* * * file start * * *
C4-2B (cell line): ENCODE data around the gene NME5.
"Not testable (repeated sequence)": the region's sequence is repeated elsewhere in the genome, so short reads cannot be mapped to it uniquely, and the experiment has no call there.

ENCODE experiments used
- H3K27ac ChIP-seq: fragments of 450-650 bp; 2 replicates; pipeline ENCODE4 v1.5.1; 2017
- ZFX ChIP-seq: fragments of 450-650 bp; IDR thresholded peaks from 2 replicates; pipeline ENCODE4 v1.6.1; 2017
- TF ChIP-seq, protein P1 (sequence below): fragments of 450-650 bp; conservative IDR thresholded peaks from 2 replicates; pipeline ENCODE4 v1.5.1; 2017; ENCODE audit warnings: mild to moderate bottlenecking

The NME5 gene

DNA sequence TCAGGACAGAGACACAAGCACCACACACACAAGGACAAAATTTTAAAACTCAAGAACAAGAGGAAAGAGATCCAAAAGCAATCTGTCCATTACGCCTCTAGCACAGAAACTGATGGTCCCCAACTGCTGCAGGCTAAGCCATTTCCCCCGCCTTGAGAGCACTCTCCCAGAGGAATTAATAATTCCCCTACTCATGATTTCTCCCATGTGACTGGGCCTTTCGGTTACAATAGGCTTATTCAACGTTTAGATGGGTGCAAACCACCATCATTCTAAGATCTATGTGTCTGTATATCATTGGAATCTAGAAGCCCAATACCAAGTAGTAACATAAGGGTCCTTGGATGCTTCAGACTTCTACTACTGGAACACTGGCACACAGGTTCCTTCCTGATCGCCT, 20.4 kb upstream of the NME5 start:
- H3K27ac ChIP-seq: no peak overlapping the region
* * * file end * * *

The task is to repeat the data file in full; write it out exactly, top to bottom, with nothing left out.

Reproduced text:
C4-2B (cell line): ENCODE data around the gene NME5.
"Not testable (repeated sequence)": the region's sequence is repeated elsewhere in the genome, so short reads cannot be mapped to it uniquely, and the experiment has no call there.

ENCODE experiments used
- H3K27ac ChIP-seq: fragments of 450-650 bp; 2 replicates; pipeline ENCODE4 v1.5.1; 2017
- ZFX ChIP-seq: fragments of 450-650 bp; IDR thresholded peaks from 2 replicates; pipeline ENCODE4 v1.6.1; 2017
- TF ChIP-seq, protein P1 (sequence below): fragments of 450-650 bp; conservative IDR thresholded peaks from 2 replicates; pipeline ENCODE4 v1.5.1; 2017; ENCODE audit warnings: mild to moderate bottlenecking

The NME5 gene

DNA sequence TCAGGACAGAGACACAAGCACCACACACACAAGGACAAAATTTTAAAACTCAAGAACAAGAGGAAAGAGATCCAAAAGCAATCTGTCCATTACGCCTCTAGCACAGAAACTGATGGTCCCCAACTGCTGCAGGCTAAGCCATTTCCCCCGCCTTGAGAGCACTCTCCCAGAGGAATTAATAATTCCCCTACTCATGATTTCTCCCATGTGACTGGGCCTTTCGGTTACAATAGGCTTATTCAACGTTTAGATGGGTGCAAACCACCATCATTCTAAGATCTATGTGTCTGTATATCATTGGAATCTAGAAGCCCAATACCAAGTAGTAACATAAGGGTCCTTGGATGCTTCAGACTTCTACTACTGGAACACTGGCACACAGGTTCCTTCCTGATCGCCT, 20.4 kb upstream of the NME5 start:
- H3K27ac ChIP-seq: no peak overlapping the region